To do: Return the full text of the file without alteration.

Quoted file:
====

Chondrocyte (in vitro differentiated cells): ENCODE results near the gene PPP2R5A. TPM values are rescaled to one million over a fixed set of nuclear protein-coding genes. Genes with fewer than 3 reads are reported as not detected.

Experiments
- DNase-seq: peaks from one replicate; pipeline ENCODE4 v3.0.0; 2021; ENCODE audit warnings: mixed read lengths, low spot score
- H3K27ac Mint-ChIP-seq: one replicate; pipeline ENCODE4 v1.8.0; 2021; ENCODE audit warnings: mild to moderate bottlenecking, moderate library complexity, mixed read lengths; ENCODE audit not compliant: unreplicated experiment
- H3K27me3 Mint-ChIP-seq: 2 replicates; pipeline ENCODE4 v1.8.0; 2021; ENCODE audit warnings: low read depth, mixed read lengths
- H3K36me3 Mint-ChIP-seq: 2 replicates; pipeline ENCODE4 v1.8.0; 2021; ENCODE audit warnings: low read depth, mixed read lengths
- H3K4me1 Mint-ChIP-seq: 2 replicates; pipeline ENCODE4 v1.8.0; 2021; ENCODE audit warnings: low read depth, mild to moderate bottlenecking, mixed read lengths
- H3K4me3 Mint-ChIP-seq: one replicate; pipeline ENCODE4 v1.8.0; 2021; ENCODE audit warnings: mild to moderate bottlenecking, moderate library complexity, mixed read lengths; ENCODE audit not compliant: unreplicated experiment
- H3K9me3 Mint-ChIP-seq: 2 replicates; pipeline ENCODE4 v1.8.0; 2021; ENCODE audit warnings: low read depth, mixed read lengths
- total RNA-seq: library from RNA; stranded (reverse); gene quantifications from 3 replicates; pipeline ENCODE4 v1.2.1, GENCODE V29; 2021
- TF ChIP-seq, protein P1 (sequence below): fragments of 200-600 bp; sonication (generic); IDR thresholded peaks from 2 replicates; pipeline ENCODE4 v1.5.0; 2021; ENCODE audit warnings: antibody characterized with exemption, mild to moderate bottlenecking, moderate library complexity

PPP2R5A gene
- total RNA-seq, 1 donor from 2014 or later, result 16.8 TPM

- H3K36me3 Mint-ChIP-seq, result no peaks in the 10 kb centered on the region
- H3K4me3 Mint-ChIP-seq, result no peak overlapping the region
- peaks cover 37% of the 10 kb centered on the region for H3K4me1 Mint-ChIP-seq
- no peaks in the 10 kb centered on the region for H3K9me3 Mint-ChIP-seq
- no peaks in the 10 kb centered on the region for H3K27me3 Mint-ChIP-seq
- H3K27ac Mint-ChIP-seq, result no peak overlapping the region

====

Chondrocyte (in vitro differentiated cells): ENCODE results near the gene PPP2R5A. TPM values are rescaled to one million over a fixed set of nuclear protein-coding genes. Genes with fewer than 3 reads are reported as not detected.

Experiments
- DNase-seq: peaks from one replicate; pipeline ENCODE4 v3.0.0; 2021; ENCODE audit warnings: mixed read lengths, low spot score
- H3K27ac Mint-ChIP-seq: one replicate; pipeline ENCODE4 v1.8.0; 2021; ENCODE audit warnings: mild to moderate bottlenecking, moderate library complexity, mixed read lengths; ENCODE audit not compliant: unreplicated experiment
- H3K27me3 Mint-ChIP-seq: 2 replicates; pipeline ENCODE4 v1.8.0; 2021; ENCODE audit warnings: low read depth, mixed read lengths
- H3K36me3 Mint-ChIP-seq: 2 replicates; pipeline ENCODE4 v1.8.0; 2021; ENCODE audit warnings: low read depth, mixed read lengths
- H3K4me1 Mint-ChIP-seq: 2 replicates; pipeline ENCODE4 v1.8.0; 2021; ENCODE audit warnings: low read depth, mild to moderate bottlenecking, mixed read lengths
- H3K4me3 Mint-ChIP-seq: one replicate; pipeline ENCODE4 v1.8.0; 2021; ENCODE audit warnings: mild to moderate bottlenecking, moderate library complexity, mixed read lengths; ENCODE audit not compliant: unreplicated experiment
- H3K9me3 Mint-ChIP-seq: 2 replicates; pipeline ENCODE4 v1.8.0; 2021; ENCODE audit warnings: low read depth, mixed read lengths
- total RNA-seq: library from RNA; stranded (reverse); gene quantifications from 3 replicates; pipeline ENCODE4 v1.2.1, GENCODE V29; 2021
- TF ChIP-seq, protein P1 (sequence below): fragments of 200-600 bp; sonication (generic); IDR thresholded peaks from 2 replicates; pipeline ENCODE4 v1.5.0; 2021; ENCODE audit warnings: antibody characterized with exemption, mild to moderate bottlenecking, moderate library complexity

PPP2R5A gene
- total RNA-seq, 1 donor from 2014 or later, result 16.8 TPM

- H3K36me3 Mint-ChIP-seq, result no peaks in the 10 kb centered on the region
- H3K4me3 Mint-ChIP-seq, result no peak overlapping the region
- peaks cover 37% of the 10 kb centered on the region for H3K4me1 Mint-ChIP-seq
- no peaks in the 10 kb centered on the region for H3K9me3 Mint-ChIP-seq
- no peaks in the 10 kb centered on the region for H3K27me3 Mint-ChIP-seq
- H3K27ac Mint-ChIP-seq, result no peak overlapping the region